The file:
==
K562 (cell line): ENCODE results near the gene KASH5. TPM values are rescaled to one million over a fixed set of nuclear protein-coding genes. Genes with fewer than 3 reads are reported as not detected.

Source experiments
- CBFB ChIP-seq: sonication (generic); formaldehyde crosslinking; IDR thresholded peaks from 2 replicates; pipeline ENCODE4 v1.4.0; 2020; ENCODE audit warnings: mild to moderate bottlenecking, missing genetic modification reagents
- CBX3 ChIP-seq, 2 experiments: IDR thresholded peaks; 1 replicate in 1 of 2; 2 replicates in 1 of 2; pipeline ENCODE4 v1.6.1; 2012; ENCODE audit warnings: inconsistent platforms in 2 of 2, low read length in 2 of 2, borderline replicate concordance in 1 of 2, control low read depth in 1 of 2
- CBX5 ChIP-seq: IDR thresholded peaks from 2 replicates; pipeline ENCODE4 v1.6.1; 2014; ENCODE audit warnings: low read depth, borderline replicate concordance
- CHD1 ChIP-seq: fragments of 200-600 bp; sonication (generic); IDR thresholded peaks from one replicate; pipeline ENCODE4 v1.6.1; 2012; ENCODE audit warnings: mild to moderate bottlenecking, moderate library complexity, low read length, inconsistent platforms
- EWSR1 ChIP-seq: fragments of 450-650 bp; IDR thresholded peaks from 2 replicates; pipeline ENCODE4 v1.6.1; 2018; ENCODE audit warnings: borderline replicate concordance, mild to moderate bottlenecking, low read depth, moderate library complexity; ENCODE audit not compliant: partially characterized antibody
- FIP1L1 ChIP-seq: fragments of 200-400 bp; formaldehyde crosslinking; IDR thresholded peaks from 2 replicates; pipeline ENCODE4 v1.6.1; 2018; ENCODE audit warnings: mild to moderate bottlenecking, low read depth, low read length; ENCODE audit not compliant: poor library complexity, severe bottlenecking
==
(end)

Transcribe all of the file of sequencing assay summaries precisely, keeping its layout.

K562 (cell line): ENCODE results near the gene KASH5. TPM values are rescaled to one million over a fixed set of nuclear protein-coding genes. Genes with fewer than 3 reads are reported as not detected.

Source experiments
- CBFB ChIP-seq: sonication (generic); formaldehyde crosslinking; IDR thresholded peaks from 2 replicates; pipeline ENCODE4 v1.4.0; 2020; ENCODE audit warnings: mild to moderate bottlenecking, missing genetic modification reagents
- CBX3 ChIP-seq, 2 experiments: IDR thresholded peaks; 1 replicate in 1 of 2; 2 replicates in 1 of 2; pipeline ENCODE4 v1.6.1; 2012; ENCODE audit warnings: inconsistent platforms in 2 of 2, low read length in 2 of 2, borderline replicate concordance in 1 of 2, control low read depth in 1 of 2
- CBX5 ChIP-seq: IDR thresholded peaks from 2 replicates; pipeline ENCODE4 v1.6.1; 2014; ENCODE audit warnings: low read depth, borderline replicate concordance
- CHD1 ChIP-seq: fragments of 200-600 bp; sonication (generic); IDR thresholded peaks from one replicate; pipeline ENCODE4 v1.6.1; 2012; ENCODE audit warnings: mild to moderate bottlenecking, moderate library complexity, low read length, inconsistent platforms
- EWSR1 ChIP-seq: fragments of 450-650 bp; IDR thresholded peaks from 2 replicates; pipeline ENCODE4 v1.6.1; 2018; ENCODE audit warnings: borderline replicate concordance, mild to moderate bottlenecking, low read depth, moderate library complexity; ENCODE audit not compliant: partially characterized antibody
- FIP1L1 ChIP-seq: fragments of 200-400 bp; formaldehyde crosslinking; IDR thresholded peaks from 2 replicates; pipeline ENCODE4 v1.6.1; 2018; ENCODE audit warnings: mild to moderate bottlenecking, low read depth, low read length; ENCODE audit not compliant: poor library complexity, severe bottlenecking